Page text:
14. Michael Haneke
THE EVIDENCE: Funny Games (1997), The Piano Teacher (2001), Caché (2005), The White Ribbon (2009), Amour (2012)
WHY HIM: For years, this Austrian director was known for his creepouts (Caché), freakouts (Funny Games), and the general air of dislocating disturbance that he imparts to everything his camera peers at. His films had a cold brilliance, but then, with Amour — a tale of old age and illness and love and death — Haneke found a new humanity and transcended his earlier films, even as he still found ways to unsettle us even more deeply. —Owen Gleiberman
Ang Lee, Life of Pi
Oscar History: Lee won for directing 2005’s Brokeback Mountain. He was also nominated for both directing and producing 2000’s Crouching Tiger, Hidden Dragon.
Impossible Dreams: Many regarded Yann Martel’s 2001 novel about a teenage boy stranded on a lifeboat with a full-grown tiger as unfilmable. In the end, Lee devoted four years to trying to adapt the best-seller despite the challenges of working with water, animals, an inexperienced lead actor (Suraj Sharma), and 3-D. ”It was a long, hard journey,” the director admits. ”It was one that had me concerned and required faith more than most.”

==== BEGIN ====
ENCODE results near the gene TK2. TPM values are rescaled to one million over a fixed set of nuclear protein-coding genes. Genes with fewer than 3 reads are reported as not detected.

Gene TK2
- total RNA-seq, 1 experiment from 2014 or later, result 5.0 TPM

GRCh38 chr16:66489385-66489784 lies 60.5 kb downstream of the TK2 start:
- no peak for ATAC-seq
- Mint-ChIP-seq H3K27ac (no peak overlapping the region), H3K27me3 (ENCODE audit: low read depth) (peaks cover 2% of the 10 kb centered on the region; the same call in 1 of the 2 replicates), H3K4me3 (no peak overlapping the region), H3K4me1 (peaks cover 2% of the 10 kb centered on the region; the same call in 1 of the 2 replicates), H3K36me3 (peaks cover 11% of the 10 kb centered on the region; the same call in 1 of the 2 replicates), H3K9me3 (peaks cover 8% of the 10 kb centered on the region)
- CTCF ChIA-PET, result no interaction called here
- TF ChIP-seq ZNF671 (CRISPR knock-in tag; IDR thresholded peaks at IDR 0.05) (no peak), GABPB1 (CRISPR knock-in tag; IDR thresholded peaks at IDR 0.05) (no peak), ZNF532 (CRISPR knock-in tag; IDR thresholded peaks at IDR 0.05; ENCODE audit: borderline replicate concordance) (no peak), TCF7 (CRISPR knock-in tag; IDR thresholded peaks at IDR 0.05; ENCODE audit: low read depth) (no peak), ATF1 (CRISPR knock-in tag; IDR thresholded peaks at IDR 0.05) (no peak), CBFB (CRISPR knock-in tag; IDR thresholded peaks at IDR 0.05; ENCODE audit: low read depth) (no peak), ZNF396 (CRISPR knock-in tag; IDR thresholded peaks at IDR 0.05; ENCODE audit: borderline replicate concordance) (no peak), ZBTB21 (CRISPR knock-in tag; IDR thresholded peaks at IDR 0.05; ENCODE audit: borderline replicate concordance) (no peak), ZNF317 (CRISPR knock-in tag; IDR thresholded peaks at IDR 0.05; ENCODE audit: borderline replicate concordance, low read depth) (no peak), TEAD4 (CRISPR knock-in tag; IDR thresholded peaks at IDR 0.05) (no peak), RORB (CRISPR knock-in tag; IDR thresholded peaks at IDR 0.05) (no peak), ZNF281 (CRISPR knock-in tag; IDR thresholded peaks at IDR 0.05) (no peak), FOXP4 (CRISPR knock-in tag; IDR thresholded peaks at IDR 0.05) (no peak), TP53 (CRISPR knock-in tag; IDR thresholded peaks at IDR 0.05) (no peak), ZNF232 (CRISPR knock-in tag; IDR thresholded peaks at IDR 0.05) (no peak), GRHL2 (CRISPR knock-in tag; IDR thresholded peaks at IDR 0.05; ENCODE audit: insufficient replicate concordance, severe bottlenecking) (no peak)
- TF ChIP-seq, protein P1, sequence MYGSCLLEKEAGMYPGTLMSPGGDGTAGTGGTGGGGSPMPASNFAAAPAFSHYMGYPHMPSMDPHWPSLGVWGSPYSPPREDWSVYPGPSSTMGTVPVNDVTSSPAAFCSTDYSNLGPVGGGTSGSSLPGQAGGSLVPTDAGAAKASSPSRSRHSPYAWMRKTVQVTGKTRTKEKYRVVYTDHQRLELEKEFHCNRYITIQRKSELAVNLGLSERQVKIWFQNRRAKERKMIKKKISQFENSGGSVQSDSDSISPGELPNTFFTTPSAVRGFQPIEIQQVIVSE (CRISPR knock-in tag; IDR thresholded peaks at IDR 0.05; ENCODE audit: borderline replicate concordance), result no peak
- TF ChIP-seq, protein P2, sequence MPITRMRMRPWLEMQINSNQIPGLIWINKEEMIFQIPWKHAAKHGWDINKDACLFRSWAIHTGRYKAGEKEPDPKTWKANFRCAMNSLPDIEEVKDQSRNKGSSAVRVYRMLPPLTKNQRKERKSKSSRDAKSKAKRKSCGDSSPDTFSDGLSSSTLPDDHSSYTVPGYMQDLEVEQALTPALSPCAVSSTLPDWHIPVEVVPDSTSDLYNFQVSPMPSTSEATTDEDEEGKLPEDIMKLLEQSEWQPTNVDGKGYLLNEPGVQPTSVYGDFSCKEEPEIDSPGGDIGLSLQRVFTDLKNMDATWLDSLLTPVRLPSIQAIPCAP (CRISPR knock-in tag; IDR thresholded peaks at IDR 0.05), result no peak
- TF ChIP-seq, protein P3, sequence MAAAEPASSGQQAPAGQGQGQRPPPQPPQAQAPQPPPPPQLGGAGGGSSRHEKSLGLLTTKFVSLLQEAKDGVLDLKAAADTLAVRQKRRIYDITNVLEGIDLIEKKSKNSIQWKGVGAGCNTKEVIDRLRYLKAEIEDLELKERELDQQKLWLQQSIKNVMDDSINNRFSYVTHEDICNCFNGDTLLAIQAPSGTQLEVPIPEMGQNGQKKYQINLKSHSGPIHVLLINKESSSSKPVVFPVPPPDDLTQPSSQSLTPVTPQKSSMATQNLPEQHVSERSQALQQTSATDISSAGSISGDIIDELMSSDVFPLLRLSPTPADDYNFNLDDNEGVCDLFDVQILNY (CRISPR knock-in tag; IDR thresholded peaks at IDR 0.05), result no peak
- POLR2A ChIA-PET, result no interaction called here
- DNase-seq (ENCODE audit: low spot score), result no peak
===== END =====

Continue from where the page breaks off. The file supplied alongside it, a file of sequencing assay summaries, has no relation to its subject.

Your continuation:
Cold Dancing Feet: Before committing to shooting Pi in 3-D, Lee embarked on a genre fact-finding mission. And he says he nearly abandoned the project after sitting through 2010’s Step Up 3D. ”He said, ‘This won’t work, I can’t do 3-D, it’s a terrible mistake,’?” recalls Pi cinematographer Claudio Miranda. ”He was serious, but he came back around.”
I’ve Got a Feeling: Though Lee spent a year and a half charting out the precise use of 3-D in Pi, Miranda says that on set the director worked by instinct as much as intellect. ”Ang doesn’t really talk too much about technical [matters] — he talks to me about how things feel. ‘It feels jiggly, very jangly, my eyes feel like jelly right now,’?” says the cinematographer. ”That’s why his movies have so much emotional connection.”